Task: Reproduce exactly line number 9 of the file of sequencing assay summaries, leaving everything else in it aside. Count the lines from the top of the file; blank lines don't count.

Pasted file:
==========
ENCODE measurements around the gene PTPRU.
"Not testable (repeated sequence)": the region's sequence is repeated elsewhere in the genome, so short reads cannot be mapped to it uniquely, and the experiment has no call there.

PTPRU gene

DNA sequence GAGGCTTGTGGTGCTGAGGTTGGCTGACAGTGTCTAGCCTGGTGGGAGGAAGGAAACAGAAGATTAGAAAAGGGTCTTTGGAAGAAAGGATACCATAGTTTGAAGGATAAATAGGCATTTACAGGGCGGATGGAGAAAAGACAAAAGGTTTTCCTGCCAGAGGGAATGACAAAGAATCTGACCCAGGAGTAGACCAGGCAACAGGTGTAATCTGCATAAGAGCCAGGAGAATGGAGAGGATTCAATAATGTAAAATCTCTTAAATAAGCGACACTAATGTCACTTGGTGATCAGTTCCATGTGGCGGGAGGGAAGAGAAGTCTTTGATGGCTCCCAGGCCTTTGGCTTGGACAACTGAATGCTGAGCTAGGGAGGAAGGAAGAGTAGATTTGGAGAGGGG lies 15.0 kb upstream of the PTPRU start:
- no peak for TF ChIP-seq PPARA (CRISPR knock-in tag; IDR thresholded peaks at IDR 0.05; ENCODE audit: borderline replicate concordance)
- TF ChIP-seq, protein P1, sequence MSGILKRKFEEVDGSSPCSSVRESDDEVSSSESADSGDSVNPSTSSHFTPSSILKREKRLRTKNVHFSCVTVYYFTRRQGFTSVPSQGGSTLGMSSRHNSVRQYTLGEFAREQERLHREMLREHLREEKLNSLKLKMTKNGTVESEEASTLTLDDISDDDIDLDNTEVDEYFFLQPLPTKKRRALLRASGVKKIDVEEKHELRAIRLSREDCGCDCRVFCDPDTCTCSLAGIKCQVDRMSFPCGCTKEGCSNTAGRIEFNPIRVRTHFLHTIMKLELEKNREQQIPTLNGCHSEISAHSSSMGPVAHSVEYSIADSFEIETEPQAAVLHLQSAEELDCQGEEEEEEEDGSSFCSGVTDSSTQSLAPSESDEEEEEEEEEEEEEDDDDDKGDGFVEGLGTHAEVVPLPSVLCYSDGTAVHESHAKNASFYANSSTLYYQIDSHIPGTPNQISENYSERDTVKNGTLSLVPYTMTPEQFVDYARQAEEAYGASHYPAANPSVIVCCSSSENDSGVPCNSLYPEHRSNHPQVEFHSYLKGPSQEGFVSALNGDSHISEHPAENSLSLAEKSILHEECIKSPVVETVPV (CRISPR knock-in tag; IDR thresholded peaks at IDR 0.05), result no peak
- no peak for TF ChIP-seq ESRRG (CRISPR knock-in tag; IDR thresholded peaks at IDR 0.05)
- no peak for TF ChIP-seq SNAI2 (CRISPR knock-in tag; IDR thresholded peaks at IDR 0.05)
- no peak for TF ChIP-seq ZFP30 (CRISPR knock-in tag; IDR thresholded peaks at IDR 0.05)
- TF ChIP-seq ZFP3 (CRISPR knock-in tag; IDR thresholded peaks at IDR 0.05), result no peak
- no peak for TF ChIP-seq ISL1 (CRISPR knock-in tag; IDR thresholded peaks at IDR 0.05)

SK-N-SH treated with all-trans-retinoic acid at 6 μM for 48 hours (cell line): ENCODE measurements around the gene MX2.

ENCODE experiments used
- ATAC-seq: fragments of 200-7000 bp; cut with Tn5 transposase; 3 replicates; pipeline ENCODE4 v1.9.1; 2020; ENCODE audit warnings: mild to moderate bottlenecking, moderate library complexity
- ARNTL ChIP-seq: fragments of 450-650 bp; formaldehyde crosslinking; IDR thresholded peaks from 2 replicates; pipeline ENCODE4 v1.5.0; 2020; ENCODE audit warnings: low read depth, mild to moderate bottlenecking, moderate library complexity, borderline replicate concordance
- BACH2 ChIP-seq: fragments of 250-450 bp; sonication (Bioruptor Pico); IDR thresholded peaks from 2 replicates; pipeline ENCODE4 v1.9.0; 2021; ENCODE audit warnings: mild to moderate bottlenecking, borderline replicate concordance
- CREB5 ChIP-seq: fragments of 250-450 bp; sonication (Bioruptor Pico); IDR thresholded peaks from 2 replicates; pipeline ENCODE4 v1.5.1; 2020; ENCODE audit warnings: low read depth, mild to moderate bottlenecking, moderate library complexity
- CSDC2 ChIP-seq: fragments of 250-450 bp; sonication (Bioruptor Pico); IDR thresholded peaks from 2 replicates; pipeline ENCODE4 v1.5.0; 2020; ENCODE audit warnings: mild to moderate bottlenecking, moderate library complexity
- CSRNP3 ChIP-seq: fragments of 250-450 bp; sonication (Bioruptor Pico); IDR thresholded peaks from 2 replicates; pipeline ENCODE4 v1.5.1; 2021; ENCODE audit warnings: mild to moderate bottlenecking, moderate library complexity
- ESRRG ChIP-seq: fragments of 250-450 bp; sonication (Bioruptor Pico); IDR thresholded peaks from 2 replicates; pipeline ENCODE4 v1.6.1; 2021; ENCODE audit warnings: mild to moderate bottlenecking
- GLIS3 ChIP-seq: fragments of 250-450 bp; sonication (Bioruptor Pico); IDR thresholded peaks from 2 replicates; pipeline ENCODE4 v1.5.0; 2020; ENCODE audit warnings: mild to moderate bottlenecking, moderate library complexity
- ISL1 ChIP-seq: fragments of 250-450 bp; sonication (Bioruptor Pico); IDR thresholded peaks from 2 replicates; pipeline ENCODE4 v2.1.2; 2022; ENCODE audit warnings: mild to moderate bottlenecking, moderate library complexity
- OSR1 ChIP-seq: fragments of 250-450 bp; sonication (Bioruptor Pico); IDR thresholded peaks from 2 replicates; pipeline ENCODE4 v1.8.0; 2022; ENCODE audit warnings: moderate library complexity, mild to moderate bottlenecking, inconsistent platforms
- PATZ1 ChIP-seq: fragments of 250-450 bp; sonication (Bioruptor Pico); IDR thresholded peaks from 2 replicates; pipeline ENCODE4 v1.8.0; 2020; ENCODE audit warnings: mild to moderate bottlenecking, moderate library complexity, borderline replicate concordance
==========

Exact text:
- no peak for TF ChIP-seq ZFP30 (CRISPR knock-in tag; IDR thresholded peaks at IDR 0.05)